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KYIV — Ukraine’s capital is free, for now, of Russian forces bearing down on its borders. But Kyiv Mayor Vitali Klitschko concedes that doesn’t mean everyone can return safely.
It could take “a year” to clean up explosives left in the region, Klitschko recently told a delegation of visiting foreign parliamentarians. Some infrastructure has been decimated. Public transit is missing much of its staffing.
And those are just some of the logistical challenges. There may be Russian “diversion groups” that remain in the capital, according to the mayor, and a lingering risk of rocket attacks.
“I tell to everyone: ‘Please, if you have a chance, stay away right now,’” Klitschko told the policymakers.
Across Ukraine, officials are grappling with a dilemma: They are eager to revive a semblance of normality where possible amid the extreme abnormality of the ongoing war, but in the towns and villages that bore the early brunt of Russia’s onslaught, the catastrophic — and at times indiscriminate — destruction left behind is making that exceedingly difficult.
Standing in a square amid crumbling buildings, Georgiy Yerko, the acting mayor of Borodyanka, a suburb of Kyiv previously occupied by Russian forces, said his town “is slowly coming back to life,” noting 4,000 residents have returned.
But “487 houses have been completely destroyed,” he told the visiting parliamentarians on a recent afternoon, and even more have suffered damage. Experts are working to determine which buildings are safe for residents, he said. Temporary housing will be needed for those who have no home to return to.
“We’re looking forward to support from the international community, to support from our government,” the acting mayor said.
It’s part of the multistep recovery and reconstruction path ahead for Ukraine. In the near term, Ukrainian authorities need help to pay salaries and rebuild basic infrastructure. In the longer term, large parts of the country’s economy will need to be reconstructed.
Ukrainian President Volodymyr Zelenskyy said last month that his country needs up to $7 billion per month to make up for economic losses, as well as “hundreds of billions” later on to rebuild and recover from the war.
But with fighting still ongoing, it remains unclear what Ukraine’s needs will be once the war is finally over, and how much its reconstruction will really cost.
The European Union is expected to play a major role in coordinating — and funding — that recovery.
“The restart of the economy as much as possible is crucial,” said Matti Maasikas, the EU’s ambassador to Ukraine.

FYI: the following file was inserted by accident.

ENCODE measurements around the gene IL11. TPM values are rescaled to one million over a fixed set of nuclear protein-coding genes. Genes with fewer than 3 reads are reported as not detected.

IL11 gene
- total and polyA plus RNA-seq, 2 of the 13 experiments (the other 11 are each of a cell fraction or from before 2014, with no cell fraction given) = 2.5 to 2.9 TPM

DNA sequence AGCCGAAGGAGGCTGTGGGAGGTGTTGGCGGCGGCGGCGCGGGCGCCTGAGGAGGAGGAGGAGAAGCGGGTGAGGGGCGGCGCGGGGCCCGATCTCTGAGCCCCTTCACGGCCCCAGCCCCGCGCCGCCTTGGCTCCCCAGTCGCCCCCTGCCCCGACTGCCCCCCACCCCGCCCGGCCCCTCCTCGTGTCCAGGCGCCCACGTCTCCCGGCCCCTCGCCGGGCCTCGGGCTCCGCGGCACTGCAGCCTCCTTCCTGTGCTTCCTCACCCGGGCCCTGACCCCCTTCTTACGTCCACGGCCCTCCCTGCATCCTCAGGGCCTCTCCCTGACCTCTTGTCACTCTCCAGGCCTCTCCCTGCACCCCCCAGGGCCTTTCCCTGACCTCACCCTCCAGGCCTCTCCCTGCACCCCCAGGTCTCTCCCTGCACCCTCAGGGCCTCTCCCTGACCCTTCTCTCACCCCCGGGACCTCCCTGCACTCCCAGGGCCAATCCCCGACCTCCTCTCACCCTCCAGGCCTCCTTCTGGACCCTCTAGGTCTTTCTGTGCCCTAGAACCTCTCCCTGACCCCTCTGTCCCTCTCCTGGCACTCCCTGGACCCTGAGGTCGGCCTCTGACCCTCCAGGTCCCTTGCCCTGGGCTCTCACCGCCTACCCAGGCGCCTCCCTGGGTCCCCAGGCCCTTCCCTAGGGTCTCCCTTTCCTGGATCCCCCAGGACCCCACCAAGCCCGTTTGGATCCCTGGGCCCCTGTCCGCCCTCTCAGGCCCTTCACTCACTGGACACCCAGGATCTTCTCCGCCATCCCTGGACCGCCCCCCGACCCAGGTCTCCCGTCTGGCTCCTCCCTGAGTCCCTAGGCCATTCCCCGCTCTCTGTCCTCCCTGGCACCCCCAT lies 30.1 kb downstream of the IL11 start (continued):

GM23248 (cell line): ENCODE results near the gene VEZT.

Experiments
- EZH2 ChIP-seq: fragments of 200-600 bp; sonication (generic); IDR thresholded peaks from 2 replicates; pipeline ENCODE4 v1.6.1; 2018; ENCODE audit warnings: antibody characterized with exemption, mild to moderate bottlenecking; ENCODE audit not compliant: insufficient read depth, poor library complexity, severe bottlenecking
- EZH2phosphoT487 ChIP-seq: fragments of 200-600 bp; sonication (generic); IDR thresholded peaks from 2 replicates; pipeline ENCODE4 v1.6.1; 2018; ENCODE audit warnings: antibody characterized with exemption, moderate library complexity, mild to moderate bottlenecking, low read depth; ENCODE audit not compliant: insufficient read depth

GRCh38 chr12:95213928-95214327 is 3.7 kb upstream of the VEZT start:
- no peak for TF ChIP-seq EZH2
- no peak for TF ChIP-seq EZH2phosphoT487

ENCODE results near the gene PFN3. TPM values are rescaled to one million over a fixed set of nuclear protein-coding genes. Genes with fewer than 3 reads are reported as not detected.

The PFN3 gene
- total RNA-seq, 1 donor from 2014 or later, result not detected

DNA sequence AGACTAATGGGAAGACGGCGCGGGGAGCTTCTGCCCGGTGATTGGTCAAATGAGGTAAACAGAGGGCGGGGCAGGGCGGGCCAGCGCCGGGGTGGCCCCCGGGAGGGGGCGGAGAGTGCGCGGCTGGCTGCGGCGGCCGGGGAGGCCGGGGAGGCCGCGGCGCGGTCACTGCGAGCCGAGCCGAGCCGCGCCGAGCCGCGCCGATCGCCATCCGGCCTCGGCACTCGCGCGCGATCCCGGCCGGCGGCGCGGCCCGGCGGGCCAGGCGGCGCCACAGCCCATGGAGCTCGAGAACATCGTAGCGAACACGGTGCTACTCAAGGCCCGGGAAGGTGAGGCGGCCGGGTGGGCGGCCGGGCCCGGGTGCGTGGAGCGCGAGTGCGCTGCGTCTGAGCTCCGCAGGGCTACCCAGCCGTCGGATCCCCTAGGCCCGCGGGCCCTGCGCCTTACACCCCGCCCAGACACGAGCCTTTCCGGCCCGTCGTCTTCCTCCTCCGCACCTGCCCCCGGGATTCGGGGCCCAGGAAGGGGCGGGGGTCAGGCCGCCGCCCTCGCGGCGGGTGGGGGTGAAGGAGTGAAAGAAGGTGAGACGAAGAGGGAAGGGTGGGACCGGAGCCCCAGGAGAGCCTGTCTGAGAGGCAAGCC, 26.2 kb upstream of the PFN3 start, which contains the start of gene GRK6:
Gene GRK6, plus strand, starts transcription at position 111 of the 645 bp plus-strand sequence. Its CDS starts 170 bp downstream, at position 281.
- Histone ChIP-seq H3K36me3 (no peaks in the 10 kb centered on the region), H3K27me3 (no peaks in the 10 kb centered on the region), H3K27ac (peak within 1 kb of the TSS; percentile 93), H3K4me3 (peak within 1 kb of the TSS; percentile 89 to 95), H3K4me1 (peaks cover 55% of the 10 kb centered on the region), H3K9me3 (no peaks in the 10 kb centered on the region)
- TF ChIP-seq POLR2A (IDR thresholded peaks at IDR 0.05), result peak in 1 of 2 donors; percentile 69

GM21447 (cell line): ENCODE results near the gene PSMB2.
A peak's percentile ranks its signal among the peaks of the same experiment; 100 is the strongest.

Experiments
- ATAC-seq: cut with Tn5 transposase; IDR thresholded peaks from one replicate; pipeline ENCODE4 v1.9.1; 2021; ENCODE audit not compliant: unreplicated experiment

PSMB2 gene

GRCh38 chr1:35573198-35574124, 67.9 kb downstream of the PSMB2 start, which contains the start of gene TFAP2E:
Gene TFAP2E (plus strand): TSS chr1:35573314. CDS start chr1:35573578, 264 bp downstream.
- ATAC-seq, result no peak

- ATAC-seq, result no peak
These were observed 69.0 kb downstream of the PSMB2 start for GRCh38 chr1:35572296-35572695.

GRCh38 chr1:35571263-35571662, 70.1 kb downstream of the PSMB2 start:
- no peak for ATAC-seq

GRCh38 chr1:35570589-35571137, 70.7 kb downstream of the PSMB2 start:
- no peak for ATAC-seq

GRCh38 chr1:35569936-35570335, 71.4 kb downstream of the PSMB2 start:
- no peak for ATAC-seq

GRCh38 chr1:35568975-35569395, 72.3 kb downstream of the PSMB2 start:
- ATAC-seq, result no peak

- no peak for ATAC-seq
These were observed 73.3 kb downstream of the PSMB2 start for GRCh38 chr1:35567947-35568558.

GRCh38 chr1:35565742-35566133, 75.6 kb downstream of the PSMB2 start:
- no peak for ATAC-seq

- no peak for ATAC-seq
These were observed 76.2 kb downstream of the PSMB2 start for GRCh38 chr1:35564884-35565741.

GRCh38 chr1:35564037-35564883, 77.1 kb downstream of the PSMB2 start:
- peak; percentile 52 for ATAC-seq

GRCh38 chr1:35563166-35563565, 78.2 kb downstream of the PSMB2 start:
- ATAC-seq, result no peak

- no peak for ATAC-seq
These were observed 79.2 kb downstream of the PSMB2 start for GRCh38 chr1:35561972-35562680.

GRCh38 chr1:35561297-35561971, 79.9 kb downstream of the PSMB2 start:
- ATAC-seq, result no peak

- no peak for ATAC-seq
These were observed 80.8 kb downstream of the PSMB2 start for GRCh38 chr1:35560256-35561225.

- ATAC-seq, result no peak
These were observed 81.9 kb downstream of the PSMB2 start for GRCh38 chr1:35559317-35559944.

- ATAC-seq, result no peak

At the moment, the ambassador told POLITICO, the EU “is doing budget support for the government to function” while “all EU projects and programs have been repurposed.”
Maasikas pointed to the European Investment Bank’s work to make credit available to Ukraine and the EU’s efforts to help Ukraine find ways to export grain while ports remain blocked.
Plans are now underway for broader support.
The EU “will take the political lead globally on management of this support for recovery of Ukraine, because despite of the fact that we have a fully operational government, we’re still first and foremost fighting the war,” said Olha Stefanishyna, Ukraine’s deputy prime minister for European integration.
European leaders agreed in late March to develop a “Ukraine Solidarity Trust Fund” and invited international partners to participate. Last week, Polish Prime Minister Mateusz Morawiecki and his Swedish counterpart Magdalena Andersson hosted a donors’ conference for Ukraine.
Stefanishyna said Ukraine expects European Commission President Ursula von der Leyen to unveil a more concrete trust fund plan, developed with Kyiv, by the end of May.
Ukraine’s recovery will broadly have three strands, according to Stefanishyna. The first element is addressing Kyiv’s “gap in liquidity,” she said, describing this challenge as “extremely important at this stage.”
The second strand is the “ongoing recovery” of areas under Kyiv’s control, including the restoration of water and electricity supplies.
The final element, which the deputy prime minister called the “big recovery,” involves plans for individual European countries to take “patronage” and help restore specific areas of Ukraine such as Odesa and Mariupol.
The scale of Ukraine’s recovery needs is unprecedented in the modern area — and the European Commission has acknowledged that its current aid is not enough to cover Kyiv’s short-term needs.
Ukraine needs €5 billion each month “plain and simply, to keep the country running, so to pay pensions, to pay salaries, to provide for basic services,” von der Leyen told the European Parliament last week, citing an International Monetary Fund estimate.
“We have to support them, but I also know that we cannot do it alone,” she stressed.
Von der Leyen proposed putting together “an ambitious recovery package” for Ukraine to address “the existing weaknesses of the Ukrainian economy and lay the foundation for sustainable long-term growth.” She insisted the project would put Ukraine on the path to EU membership.
The Commission chief didn’t, however, provide many specifics. One key question that remains unanswered is how the EU would finance a large-scale rebuilding of Ukraine.
But EU officials are claiming a primary role in coordinating that recovery effort. Speaking in Austria on Saturday, European Budget Commissioner Johannes Hahn said there was a “joint understanding between us and the Ukrainians that on the international side, Europe should be in the lead.”
And short-term support, he added, is now the “top priority.”
It’s all part of some EU leaders’ broader ambition to enfold Ukraine into the bloc.
“Links to the use of the money should help Ukraine to accelerate the European perspective,” Hahn said.
Paola Tamma contributed reporting.